Randy Beigh

Senior Member
Joined
Jan 16, 2002
David

This could well go into the area of the purpose of the appraisal and the complexity of the property. Further, I assume you are asking about residential as opposed to commercial.

The lenders are just as backed up as we are. They don't have the time or desire to read all that stuff. How many times have you had an underwriter call and ask you something when it was in the report, already.

So, the answer to your question is no. Keep it short and sweet. Nobody needs all that excess paper.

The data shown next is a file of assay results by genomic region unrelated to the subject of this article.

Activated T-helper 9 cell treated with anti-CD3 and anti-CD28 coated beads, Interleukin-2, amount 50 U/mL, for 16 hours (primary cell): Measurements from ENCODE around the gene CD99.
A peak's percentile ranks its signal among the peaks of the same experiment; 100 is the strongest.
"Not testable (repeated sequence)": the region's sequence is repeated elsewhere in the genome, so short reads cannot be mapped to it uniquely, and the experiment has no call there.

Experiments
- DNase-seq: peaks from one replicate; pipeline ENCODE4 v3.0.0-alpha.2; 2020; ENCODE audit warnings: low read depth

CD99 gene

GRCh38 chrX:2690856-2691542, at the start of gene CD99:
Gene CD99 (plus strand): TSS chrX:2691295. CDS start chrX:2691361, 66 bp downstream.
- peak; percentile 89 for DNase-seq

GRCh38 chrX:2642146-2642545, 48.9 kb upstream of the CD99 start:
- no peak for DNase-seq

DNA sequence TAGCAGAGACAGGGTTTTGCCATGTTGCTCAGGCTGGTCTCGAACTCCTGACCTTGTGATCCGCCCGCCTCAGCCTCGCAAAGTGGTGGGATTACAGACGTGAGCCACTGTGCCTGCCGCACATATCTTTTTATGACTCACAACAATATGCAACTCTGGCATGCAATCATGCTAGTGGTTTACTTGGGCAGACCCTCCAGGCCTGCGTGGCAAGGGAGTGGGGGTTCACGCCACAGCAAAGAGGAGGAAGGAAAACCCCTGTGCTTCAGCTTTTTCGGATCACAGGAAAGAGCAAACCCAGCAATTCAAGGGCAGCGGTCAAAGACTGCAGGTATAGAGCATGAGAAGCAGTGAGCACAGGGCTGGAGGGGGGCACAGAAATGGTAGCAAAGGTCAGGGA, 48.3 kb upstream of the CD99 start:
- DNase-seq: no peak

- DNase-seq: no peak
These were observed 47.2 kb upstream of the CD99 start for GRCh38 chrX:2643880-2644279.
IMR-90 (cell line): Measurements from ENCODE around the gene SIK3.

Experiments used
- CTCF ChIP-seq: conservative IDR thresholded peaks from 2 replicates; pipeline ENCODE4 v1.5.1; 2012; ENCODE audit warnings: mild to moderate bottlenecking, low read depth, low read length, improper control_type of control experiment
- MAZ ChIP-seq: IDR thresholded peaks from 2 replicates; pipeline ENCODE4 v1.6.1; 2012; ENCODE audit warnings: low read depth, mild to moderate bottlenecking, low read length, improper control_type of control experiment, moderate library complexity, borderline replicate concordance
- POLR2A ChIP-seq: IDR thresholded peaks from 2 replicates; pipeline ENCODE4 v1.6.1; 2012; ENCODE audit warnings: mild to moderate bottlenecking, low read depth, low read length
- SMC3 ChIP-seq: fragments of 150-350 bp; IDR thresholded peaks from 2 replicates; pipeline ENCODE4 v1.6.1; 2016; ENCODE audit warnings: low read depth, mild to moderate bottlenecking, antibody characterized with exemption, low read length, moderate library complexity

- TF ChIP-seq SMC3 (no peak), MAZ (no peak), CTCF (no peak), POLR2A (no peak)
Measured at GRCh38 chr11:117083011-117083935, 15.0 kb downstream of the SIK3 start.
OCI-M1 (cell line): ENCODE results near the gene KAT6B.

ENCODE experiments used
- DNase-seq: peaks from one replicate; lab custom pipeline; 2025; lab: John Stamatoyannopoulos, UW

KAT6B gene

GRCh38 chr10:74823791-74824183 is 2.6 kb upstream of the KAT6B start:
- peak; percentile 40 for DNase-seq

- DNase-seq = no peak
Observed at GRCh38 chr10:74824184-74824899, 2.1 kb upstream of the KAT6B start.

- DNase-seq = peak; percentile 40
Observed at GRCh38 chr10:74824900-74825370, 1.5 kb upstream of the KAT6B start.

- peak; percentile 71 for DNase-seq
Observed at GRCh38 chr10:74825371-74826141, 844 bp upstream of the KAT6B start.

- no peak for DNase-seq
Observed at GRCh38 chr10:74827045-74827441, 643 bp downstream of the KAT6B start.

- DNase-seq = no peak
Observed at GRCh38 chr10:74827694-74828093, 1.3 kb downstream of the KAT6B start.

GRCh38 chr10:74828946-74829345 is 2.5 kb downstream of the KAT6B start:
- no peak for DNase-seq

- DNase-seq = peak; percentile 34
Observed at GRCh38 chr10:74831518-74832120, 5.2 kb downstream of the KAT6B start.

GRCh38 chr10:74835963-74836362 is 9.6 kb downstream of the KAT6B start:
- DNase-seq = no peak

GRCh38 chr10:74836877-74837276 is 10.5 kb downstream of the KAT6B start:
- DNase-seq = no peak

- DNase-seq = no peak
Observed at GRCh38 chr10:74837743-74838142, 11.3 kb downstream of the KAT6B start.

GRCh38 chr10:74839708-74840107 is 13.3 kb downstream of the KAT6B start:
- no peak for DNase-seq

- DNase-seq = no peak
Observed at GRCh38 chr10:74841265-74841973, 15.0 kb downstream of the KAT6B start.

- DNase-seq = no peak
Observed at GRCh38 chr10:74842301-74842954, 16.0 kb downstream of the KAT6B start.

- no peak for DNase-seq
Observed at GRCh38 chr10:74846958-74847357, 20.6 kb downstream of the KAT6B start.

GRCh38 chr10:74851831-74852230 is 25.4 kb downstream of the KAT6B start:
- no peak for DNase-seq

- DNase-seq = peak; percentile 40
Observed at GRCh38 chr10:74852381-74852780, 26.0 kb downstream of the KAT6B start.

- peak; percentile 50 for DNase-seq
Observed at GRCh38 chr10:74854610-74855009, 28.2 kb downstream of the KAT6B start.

Richard Carlsen

Elite Member
Joined
Jan 15, 2002
Professional Status
Licensed Appraiser
State
Michigan
That you were just "keeping it short and sweet for the overworked UW" will not be an acceptable defense if you are involved in a legal dispute.

Where in USPAP is size of the report a consideration? If anything, we are encouraged to make comments and clarifications.

If the UW's are backed up and not able to read the report, that is their problem and not ours. We are charged with writing reports that are clear and unambiguous. If it takes 5 additional pages to say exactly what we mean, then so be it. The solution is to hire more UW's; not decrease the quality of the report.

Brevity yes; ambiguity no.
 

Randy Beigh

Senior Member
Joined
Jan 16, 2002
Richard